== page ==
Conversations are happening about the best way to prevent these gaps in knowledge. “I’m on calls with the EHRA executive committee; they’re all for interoperability and the exchange of data,” says Hayes. “Let’s figure out how to best information share.” (There’s a distinct difference between data and information, he notes. “Both have huge value.”)
Another example: A patient should have access to all their data, but if they’re about to undergo anesthesia for abdominal surgery, the anesthesiologist doesn’t need to know the patient had a bunion in 1987, he says.
“If you exchange all the data that’s available in the system, let’s go further: The surgeon can’t go through all that data,” says Hayes. But computers can, and quickly. If the computer is trained or programmed correctly—say, to look for allergies or reactions to anesthesia and surface information that’s relevant to the surgery the patient is about to undergo—having it comb through the data becomes invaluable.
“That could save the patient’s life,” says Hayes. “I am all for interoperability. I want patient-centric, longitudinal systems. I don’t want to look at or need all the data because I can’t go through it all, so I may miss something. It’s mostly siloed and takes a long time to review, and even if all the data is there I may not get what I need or want at the point of care.”
He continues, “The ability of technology to draw the high-value clinically relevant information at the point of care from the cumulative data is a huge benefit at the bedside. If that information can be found for you, it could really be a safety and quality improvement mechanism. This type of workflow is not application-driven, it’s problem-driven.”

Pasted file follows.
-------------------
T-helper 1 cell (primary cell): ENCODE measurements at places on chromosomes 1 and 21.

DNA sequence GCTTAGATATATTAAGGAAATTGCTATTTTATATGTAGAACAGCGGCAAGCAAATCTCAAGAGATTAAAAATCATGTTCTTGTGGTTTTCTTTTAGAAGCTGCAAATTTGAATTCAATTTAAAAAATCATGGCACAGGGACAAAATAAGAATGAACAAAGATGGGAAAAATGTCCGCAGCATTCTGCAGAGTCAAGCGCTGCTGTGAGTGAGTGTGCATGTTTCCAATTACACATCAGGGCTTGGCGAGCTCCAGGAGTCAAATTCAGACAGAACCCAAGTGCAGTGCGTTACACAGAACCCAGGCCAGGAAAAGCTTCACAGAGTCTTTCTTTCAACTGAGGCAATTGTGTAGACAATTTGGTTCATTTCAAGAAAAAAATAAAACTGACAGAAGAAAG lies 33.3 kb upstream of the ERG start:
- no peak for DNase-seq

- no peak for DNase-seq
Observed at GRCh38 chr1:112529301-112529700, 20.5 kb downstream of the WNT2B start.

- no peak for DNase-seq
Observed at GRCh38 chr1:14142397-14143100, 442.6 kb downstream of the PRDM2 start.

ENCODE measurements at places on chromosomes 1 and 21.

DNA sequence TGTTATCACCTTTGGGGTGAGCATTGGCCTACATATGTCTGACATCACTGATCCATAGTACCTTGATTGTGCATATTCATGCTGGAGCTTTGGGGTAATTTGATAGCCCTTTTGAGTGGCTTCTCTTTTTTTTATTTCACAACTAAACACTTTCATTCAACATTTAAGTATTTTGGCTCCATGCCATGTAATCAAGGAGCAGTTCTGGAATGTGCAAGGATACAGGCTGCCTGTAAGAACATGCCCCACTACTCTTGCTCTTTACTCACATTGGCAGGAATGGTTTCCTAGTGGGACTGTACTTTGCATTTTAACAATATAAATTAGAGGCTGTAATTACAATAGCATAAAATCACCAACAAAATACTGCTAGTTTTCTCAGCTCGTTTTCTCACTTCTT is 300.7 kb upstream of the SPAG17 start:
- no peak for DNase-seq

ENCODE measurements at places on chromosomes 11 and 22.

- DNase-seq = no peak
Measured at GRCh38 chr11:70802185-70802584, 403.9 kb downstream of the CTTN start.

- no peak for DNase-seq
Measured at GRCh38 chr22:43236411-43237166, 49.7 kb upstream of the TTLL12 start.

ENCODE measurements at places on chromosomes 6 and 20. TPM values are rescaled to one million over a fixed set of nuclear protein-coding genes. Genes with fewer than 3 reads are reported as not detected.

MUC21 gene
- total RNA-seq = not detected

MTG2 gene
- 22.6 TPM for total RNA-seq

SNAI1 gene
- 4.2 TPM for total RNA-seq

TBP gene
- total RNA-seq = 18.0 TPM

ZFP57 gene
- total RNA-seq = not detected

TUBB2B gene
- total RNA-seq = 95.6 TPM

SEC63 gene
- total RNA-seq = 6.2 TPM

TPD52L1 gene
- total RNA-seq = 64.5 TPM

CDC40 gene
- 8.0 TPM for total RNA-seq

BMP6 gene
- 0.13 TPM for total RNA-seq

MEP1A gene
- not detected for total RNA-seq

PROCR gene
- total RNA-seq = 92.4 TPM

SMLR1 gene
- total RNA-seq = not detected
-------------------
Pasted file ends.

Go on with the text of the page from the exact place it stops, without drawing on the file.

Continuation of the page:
An industrywide improvement
The EHRA is a voluntary trade organization made up of 30 companies in the EHR space. “The government has a very good idea regarding interoperability, and we need to find the best way to help them help us and work together,” says Hayes.
The ultimate goal, he says, is to examine what the EHR should be to ensure patients receive the safest, highest-quality care. Accomplishing this involves working with groups of doctors and nurses, getting their perspective at the table.
“My company has volunteer physicians who help us get to where we should go, what we want to pursue with the EHR, and how to build the products that help them deliver healthcare,” says Hayes. Without this feedback, the systems can’t deliver valuable information at the point of care.
“I kid my company engineers that if I go to buy a truck, they don’t tell me it’ll be brown, have four doors, and won’t have a trailer hitch without asking me what it is I need for the work I’m trying to do,” says Hayes. “You can’t put it in a box. It’s unique for every patient.”
Matt Phillion is a freelance writer covering healthcare, cybersecurity, and more. He can be reached at email@example.com.